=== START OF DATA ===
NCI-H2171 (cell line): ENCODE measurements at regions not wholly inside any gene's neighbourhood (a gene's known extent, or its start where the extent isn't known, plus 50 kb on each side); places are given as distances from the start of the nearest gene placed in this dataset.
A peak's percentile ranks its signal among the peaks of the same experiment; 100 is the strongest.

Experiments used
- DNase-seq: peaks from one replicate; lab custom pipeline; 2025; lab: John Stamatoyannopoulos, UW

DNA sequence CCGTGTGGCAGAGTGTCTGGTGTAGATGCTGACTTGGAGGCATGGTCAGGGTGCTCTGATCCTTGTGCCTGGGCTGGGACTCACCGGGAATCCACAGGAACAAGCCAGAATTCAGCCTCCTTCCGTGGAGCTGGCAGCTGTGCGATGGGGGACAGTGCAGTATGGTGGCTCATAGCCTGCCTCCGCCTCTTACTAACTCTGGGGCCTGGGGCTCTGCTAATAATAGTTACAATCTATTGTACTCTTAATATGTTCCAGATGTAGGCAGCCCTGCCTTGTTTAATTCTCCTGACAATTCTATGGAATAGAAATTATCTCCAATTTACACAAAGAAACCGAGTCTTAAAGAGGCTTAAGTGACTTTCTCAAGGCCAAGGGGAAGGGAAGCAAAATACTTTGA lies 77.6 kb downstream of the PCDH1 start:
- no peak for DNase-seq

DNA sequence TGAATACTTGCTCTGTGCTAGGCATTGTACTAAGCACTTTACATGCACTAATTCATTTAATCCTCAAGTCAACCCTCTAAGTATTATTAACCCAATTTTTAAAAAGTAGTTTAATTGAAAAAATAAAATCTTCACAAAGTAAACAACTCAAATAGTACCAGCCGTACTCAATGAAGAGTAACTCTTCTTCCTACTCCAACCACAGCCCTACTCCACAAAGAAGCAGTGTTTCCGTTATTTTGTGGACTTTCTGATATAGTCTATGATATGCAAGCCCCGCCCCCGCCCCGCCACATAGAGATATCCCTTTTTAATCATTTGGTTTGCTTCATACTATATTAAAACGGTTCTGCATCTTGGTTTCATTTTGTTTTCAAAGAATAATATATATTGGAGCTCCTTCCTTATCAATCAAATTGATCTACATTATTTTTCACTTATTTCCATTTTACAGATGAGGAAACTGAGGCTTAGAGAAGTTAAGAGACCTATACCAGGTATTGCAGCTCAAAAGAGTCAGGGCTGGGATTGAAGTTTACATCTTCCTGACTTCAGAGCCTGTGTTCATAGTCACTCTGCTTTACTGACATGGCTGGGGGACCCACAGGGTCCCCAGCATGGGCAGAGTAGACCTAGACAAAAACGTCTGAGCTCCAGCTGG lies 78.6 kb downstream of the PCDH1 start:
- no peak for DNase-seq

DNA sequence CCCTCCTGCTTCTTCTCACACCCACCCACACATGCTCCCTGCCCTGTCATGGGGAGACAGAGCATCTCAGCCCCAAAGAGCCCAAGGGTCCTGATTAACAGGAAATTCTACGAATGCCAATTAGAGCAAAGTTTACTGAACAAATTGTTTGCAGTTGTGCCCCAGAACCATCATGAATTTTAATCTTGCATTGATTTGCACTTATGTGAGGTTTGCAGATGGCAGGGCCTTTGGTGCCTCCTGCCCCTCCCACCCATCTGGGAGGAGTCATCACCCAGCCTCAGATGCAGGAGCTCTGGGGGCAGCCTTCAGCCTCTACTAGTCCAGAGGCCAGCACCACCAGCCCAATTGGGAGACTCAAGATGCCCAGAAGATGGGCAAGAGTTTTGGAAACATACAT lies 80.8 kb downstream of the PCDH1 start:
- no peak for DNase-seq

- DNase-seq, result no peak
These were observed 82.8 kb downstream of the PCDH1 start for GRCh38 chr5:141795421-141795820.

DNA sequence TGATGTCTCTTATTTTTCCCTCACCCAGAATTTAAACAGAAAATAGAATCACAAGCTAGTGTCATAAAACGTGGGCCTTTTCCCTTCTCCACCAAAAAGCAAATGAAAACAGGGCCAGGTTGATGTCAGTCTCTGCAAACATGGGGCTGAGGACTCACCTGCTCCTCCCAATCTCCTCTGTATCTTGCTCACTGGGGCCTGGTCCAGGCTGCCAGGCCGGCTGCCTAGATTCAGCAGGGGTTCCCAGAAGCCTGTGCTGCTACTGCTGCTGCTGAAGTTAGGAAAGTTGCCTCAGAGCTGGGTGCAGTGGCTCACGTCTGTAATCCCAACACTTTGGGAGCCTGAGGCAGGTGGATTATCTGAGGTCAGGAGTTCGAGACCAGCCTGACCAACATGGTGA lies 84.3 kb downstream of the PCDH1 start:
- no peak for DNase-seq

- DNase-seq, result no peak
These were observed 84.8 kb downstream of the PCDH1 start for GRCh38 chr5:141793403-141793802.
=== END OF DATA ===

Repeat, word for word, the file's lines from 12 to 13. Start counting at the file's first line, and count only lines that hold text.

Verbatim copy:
These were observed 82.8 kb downstream of the PCDH1 start for GRCh38 chr5:141795421-141795820.

DNA sequence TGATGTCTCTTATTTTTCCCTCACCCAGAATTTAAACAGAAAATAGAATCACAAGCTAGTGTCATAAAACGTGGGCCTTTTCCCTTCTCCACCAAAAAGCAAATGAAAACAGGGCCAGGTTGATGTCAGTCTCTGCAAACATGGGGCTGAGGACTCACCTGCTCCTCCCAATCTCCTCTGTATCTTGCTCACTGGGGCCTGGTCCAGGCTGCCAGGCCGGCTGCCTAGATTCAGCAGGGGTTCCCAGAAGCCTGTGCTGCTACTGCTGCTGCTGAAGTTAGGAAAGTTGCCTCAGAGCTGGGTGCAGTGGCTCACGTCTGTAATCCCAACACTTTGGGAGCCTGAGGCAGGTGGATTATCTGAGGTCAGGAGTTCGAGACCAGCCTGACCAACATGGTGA lies 84.3 kb downstream of the PCDH1 start: